Cryptocurrencies: how are they taxed?
I know that sounds like the punch line of a bad joke, but it’s the truth for many Australians. Especially those who’ve been in the cryptocurrency game for a long time. Tax on your bitcoin is the reality you’ll have to face.
Maybe a few years ago, everyone, including the Australian Tax Office, was concerned with how to pay taxes on bitcoin. But don’t worry everyone! The tax man figured out just how to get its greedy fingers on your crypto gains. Please note the heavy-handed use of sarcasm here.
Yes, the ATO has done its due diligence and figured out how to classify this cryptocurrency surge we’re witnessing. And according to the ATO, it’s an asset as well as money. That means that if you withdraw bitcoin and it happened to have earned some money on its rise, you’re going to pay tax. And, if you’re using bitcoin to pay for services, that will also be taxable as a form of money.
Now, let’s say this upfront. You’re going to have to pay taxes on bitcoin. Give unto Caesar what is Caesar’s. Give unto God what is God’s. (Although in this scenario, the ATO believes they’re God).
But just because you have to pay taxes, that does not mean that you have to pay more than you fairly should.
And let’s look at how we can do that for you.
In 1991, when grilled by journalists trying to crucify him, Kerry Packer famously said:
“If anybody in this country doesn’t minimize their tax, they want their head read. As a government, I can tell you you’re not spending it that well that we should be paying extra”
Well said. And very true as well. The Aussie government isn’t just taxing you; they’re blatantly ripping you off to fill their own pockets. Whether you’re paying for a politician’s mistress or funding some backhanded deals for bloated contracts, I don’t think you’d be 100% satisfied with how your tax dollars are getting spent.
And the ATO isn’t shy about asking for it either. Australia is one of the world’s most taxed populations, with the richest being taxed up to 48.5% of their earnings each year.
I happen to think that this cryptocurrency world we live in now makes this figure that much more egregious. In the past, my clients would make millions over the course of several years. And their tax burdens were high, yes, but it was a slow drain.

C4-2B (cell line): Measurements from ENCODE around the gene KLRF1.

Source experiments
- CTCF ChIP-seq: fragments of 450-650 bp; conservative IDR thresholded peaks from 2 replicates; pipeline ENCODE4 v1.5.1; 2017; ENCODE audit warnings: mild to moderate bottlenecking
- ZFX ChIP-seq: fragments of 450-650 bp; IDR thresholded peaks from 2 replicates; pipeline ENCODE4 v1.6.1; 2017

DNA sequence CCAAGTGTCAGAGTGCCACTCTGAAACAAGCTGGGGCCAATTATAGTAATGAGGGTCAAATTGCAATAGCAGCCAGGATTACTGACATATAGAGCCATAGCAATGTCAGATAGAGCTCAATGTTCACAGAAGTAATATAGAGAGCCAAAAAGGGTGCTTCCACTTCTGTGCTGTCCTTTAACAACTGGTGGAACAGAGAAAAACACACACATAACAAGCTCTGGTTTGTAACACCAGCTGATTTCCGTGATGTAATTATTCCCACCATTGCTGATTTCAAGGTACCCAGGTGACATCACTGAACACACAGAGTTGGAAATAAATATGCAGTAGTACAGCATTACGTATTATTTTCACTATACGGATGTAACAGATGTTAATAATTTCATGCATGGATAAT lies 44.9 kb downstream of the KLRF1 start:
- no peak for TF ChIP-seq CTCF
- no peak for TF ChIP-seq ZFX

Now, I’m getting clients coming to me with their bitcoin gains of hundreds of thousands or millions within a matter of months, and they’re righteously upset at how quickly their gains are eaten up by taxes. Their anger is palpable. And very much justified.
Minimizing how you pay taxes on bitcoin is about making sure that you’re legally protecting yourself against these uncalled-for tax laws. And yes, I’m all about the legal means of slashing your taxes. The ABC mentioned me by name in a damning report about other Australians caught up in the Panama Papers leak. But when my name was mentioned, it was because I was legally conducting my business, creatively minimizing the taxes of my clients.
That’s a badge of honor for me.
I’m passionate about getting my clients set up with tax structures designed to protect their income, including anything you might be earning from your bitcoin and crypto trades.
Now, let’s talk about how to think about crypto taxes and prevention structures to keep more of your money 100% legally.
Keep more of these and pay less bitcoin tax
No matter how you look at it, the ATO wants to get into your wallet, digital or otherwise. And it wants you to pay the maximum amount of tax that you should pay.
In fact, many of my clients have alerted me to the notices that the ATO is sending out, notices that demand that you amend your previous tax assessments and start paying your fair share of bitcoin taxes. How messed up is that? I’ve never seen that level of grabbiness before with anything.
So, the ATO is serious about taxing your bitcoin. But there are some methods to making sure your cryptocurrency gains are kept in your wallet.
The first method is for the investors.